Emerging markets stocks should not be as badly affected by the eventual tapering of quantitative easing following this year’s sell-off, according to Newton’s Jason Pidcock.
Mr Pidcock, manager of the £4.4bn Newton Asian Income fund and the £253m Newton Emerging Income fund, said “hot money” had exited the sector following the US Federal Reserve’s announcement of a planned tapering of its money printing programme.
The announcement in May prompted a sell-off in emerging markets, with highly valued income-paying companies being particularly badly hit. Between May 22 and the end of August the FTSE All-World Emerging index - the Newton Emerging Income fund’s benchmark - fell more than 15 per cent.
“I don’t think the tapering of QE will have the same shock factor next time,” Mr Pidcock said. “Everybody knows it will happen, it’s just a question of when. It doesn’t make a lot of difference.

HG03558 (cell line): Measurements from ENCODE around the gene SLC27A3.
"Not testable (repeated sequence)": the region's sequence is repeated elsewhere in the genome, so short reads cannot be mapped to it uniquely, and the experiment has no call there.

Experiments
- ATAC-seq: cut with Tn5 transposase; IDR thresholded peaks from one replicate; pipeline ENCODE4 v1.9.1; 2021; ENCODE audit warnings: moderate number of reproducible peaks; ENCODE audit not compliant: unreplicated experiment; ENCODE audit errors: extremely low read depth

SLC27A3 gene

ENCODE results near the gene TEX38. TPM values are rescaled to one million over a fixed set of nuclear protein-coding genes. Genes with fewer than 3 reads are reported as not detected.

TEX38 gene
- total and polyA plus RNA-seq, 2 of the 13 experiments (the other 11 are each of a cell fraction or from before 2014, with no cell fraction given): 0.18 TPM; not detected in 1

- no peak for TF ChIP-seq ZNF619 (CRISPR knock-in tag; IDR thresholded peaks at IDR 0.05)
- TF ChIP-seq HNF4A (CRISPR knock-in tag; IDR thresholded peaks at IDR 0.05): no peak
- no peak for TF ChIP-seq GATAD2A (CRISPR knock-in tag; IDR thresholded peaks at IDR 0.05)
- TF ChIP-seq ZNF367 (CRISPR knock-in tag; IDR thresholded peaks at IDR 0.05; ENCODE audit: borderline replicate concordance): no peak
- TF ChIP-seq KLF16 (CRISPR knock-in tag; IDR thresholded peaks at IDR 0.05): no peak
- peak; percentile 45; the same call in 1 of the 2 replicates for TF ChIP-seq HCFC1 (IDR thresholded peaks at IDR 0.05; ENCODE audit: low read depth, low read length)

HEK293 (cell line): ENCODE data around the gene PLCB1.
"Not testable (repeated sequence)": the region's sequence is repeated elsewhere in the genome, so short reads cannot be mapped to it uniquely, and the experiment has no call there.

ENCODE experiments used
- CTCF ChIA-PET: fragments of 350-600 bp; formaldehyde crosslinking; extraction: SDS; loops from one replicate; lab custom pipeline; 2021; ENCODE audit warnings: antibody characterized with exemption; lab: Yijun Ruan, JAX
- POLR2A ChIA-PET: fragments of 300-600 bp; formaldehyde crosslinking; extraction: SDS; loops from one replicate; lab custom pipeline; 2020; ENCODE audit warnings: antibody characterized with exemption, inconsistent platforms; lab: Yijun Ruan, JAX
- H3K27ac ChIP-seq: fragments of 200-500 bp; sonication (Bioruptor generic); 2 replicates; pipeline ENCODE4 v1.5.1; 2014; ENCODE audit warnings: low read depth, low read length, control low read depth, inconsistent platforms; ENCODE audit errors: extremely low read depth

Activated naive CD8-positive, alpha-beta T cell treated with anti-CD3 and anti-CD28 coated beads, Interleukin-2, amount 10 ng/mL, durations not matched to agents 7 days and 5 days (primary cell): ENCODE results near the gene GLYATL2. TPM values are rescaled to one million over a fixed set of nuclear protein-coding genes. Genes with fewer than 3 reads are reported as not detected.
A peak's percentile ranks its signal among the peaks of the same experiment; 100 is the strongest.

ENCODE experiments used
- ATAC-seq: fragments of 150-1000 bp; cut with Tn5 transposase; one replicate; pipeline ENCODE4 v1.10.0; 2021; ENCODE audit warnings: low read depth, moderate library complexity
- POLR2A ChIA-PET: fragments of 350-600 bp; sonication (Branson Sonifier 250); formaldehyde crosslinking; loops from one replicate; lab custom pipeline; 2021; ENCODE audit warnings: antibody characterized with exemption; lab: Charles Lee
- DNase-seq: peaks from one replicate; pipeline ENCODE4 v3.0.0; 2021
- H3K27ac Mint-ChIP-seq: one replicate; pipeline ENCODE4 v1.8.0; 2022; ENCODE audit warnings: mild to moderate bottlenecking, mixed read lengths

“More important is when the interest rate goes up and I think that is a long way off - monetary policy will be loose for a long time.”
He added that the Federal Reserve was likely to “swiftly loosen” policy if it sees signs of a downturn.
“The yield on the fund gives us quite a good cushion,” Mr Pidcock said. “We would expect dividend growth to be faster if rates increase.”
The Newton Asian Income fund was the best performing product in the IMA Asia Pacific ex Japan sector in the three years to November 19, according to FE Analytics. The fund was also in the top five over five years.
Meanwhile the Newton Emerging Income fund, launched in October 2012, posted a second-quartile return of 4.3 per cent since launch to November 19.